I decided not to change out the stock radio in my 2010 Honda Fit Sport. So, I’ve been doing upgrades here and there to the audio system. I had previously decided to not add a subwoofer to this car.
But, I had an old 10″ Infinity Subwoofer in a sealed enclosure and an old Phoenix Gold amp with a built in crossover. It’s rated at 300 Watts when bridged to mono. Someone had ordered this one painted white instead of the normal black. It’s pretty old (and dirty), but works well.
Since I was not swapping out the stock radio, I did not have easy access to RCA outputs for a subwoofer. Once in a wile I would miss the low end a subwoofer can bring, but not enough ti change out the radio. Then I basically ended up with a Line Out Converter for free.
A Line Out Converter (LOC) takes high output signals, like from the speaker lines of a stock radio, and converts them to RCA outputs. I had never used them before. The plan was to siphon off the audio from the rear speaker channels. The LOC gives me a remote turn on for the amplifier as well as two RCA outputs. To install the amp I needed a power cable from the battery and a ground.
This was easier said than done. The Fit has a small engine bay, and it seemed to be impossible to find a grommet to pass the wires through the firewall. I ended up, after some Googling, running the power cable through a hole in the fender, and then through a grommet near the door. The cable is covered by the inner fender lining, so you cannot see it, and it should be protected. I wrapped some electrical tape around the cable as well, for an added layer of protection.
I was able to get the power ran around to the battery, through the carpet and under the seat.
The amp fits right up under the seat. I used velcro to secure the amp, so I can remove it if needed. The LOC is supposed to take audio from the left and right speakers. But, I didn’t want to run the audio from two locations. I was curious if this would work. So, I hooked both left and right positive and left and right negative into the LOC inputs. Then I attached the remote turn on, and ground to the remote and ground of the amp. And I ran the RCA cables. And tied into the left rear speaker.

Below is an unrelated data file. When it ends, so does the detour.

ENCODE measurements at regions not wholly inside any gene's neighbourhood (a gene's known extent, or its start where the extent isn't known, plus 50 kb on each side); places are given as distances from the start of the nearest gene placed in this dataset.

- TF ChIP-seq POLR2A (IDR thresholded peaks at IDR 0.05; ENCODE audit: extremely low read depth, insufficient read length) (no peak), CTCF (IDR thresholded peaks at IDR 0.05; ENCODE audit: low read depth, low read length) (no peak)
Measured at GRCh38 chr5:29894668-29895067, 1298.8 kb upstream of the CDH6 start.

At this point, it should be done. When I turn on the stereo, the signal on the speaker wire should trigger the remote turn on and the amp should fire up. I had no idea if pulling the signal from just one side would give enough power. I know, if the low end is stereo I will miss it on the subwoofer. But I’m willing to try it.
Just a quick test, and I can already see the signal level is plenty high. I had to significantly reduce the sensitivity (Turn down the knob) on the amp. It was way too loud.
So, I still have some tweaking to do, and time will tell if I need to run wires to the right rear speaker or not. But I have enhanced low end in the Fit now. The LOC was very easy to use.